I just cleared out (pushed back the edge) roughly 10-15 feet of overgrowth in the front portion of my urban forest garden. I am in Southern Florida(zone 10) and am looking to get some things started but want to get some ideas from you all.
The ground was very moist (partly due to the rain we've had the past few days and the artisan well that's present) and there were a lot of ferns growing back there which means acidic soil if I'm not mistaken. I was wondering if potatoes and berries would be good to plant in those areas or maybe it's too moist? I know sunchokes are supposed to grow well in acidic soil but I'm in zone 10 so I'm not sure if they would handle the heat.What type of potatoes do well in acidic soil, all or only certain varieties? We would prefer to grow sweet potatoes or yams if we can. I also know blueberries like acidic soil but what else would be good here? In the wetter area I would like to just dig it out and put a pond but the land isn't mine, so I was thinking maybe using it to grow sugar-cane or if I could possibly use it as a rice patty?
I will be posting the video of my progress soon and would love to hear your thoughts on where to go from here. You can see the first video of what it looked like below.
Here's a video of a taro farm:
John Elliott wrote:How about trying taro for the wet spots?
Taro is awesome, but would it handle Dakota's climate?
Aside from blueberries being an obvious choice, it sounds like a great spot for raspberries, rhubarb, alpine strawberries, and leafy plants like lettuces, Claytonia, cress, French sorrel etc.
Sorry the name is confusing. I'm not in North Dakota. I grew up there but live along the treasure coast of Florida now. I'm in zone 9-10 so I think taro might do well here.
If anyone knows a good resource for tropic and sub-tropic perennials please send me a link cause I am not sure what I want to do yet. I am reading through "gaia's garden" right now and it is quite inspiring but since Toby wrote it with more of a temperate climate in mind the tables in the appendix don't give me a lot of options.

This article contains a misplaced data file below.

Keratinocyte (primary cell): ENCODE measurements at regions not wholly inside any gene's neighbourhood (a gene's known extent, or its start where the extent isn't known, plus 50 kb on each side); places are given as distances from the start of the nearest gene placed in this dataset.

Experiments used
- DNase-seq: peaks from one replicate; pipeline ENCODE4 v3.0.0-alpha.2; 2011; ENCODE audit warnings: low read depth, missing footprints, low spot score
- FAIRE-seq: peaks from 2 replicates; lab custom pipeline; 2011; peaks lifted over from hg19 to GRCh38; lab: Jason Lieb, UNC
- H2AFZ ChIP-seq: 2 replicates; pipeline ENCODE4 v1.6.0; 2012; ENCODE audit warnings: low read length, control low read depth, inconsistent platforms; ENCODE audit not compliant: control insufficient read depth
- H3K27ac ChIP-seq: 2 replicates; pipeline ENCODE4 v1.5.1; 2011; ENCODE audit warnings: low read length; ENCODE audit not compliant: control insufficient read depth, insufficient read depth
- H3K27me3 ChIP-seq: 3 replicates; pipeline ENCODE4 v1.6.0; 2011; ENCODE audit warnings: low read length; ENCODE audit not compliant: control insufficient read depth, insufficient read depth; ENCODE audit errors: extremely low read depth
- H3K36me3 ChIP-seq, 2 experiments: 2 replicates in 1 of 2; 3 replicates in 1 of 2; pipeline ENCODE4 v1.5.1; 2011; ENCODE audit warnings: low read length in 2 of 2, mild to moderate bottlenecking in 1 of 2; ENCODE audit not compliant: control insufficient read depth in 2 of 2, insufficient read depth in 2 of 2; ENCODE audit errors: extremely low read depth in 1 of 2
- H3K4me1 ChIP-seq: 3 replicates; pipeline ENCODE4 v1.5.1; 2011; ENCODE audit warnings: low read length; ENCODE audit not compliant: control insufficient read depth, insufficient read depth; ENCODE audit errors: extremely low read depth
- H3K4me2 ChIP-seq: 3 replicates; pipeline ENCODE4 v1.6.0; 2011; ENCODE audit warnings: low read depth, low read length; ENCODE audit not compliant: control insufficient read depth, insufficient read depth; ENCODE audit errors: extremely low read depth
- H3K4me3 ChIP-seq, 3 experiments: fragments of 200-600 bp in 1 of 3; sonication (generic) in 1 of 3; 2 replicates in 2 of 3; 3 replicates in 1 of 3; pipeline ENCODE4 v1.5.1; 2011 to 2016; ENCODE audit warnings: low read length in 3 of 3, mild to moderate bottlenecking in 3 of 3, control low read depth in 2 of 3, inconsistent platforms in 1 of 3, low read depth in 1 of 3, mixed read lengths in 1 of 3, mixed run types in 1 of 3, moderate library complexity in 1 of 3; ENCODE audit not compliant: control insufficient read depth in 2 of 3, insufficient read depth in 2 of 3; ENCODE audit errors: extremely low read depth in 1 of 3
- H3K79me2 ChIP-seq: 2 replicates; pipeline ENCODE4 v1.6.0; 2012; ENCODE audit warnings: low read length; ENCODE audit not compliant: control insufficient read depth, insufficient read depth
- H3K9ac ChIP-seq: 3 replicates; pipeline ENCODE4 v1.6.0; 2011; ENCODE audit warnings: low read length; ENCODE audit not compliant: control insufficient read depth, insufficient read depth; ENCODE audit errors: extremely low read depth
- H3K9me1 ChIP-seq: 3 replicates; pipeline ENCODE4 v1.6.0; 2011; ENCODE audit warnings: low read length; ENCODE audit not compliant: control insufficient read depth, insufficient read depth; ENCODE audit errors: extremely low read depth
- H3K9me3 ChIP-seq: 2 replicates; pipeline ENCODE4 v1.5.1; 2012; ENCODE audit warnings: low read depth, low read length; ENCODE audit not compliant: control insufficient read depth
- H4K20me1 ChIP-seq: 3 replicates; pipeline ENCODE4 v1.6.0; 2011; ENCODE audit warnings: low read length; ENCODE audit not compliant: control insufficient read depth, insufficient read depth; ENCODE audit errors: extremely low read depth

Another tropical to try is canna lilies. They are on sale at most garden centers, I think Lowe's has a bag of 5 roots for $9. This publication from Alabama Cooperative Extension has some information on how to grow (and cook) them. It says they like well drained soil, but also that they thrive under boggy conditions, so maybe they would do well in your wet spots.
David Dakota wrote:Sorry the name is confusing. I'm not in North Dakota. I grew up there but live along the treasure coast of Florida now. I'm in zone 9-10 so I think taro might do well here.
Dave, did I manage to not see your climate info, or is that new?
Please let it be new
Totally go the taro then!
this thread might be helpful.
Forget Jerusalem artichokes... for roots you want cassava, sweet potato (perennial non-stop producer down there), true yams, malanga, taro (as previously mentioned), ginger, boniato... lots and lots of good growers. And as John Eliot said, the Oriental market is a great place to find stuff. Potatoes aren't the best for down south, though you can still grow them in winter.
On the Walmart "elephant ears," however, in my research it seems some of those are not as good for eating. The family is big and poorly named. Some roots are great and require minimal processing... others are borderline inedible. The malanga roots in the market are going to be good ones, so I just generally stick with those. John - did you manage to find Latin names on yours?
Okay: for tasty fruit species, again, forget blueberries and northern stuff. Go for "surinam cherry" (improved cultivars taste better), jabuticaba, Simpson stopper, pineapples, acerola cherry, bananas, papaya, pitaya cactus, grumichama, mulberry, Japanese persimmon, chocolate pudding fruit, tamarind... holy cow, there are so many delicious things to eat...
Here's the collection of posts on my project (with lots of photos):
If I lived down there I'd have a lot more done, but it's still turned into an amazing system without much intervention from me, thanks to my dad living down there and staying on top of it.
Depending on where you live, I may be able to hook you up with some cuttings and roots. I'm about to post another set of photos from the project.
I can tell you this: if you push onwards like you are now, your setup is going to be amazing in a shorter period of time than most of us can dream of. Even here we get 4 months of potential frosts... without that, tropical stuff will overwhelm you with abundance. Good luck.
That's the website for ECHO... they have perennial tropical systems already in place. Take a day trip!
If you're near Davie, FL, check out Spyke's Grove for tropical fruit trees:
My own website should prove useful as well... I write daily on Florida gardening.
One last thing: geoff lawton's "Establishing a Food Forest the Permaculture Way" is filmed in the tropics of Australia. A must-watch - it fits your zone perfectly.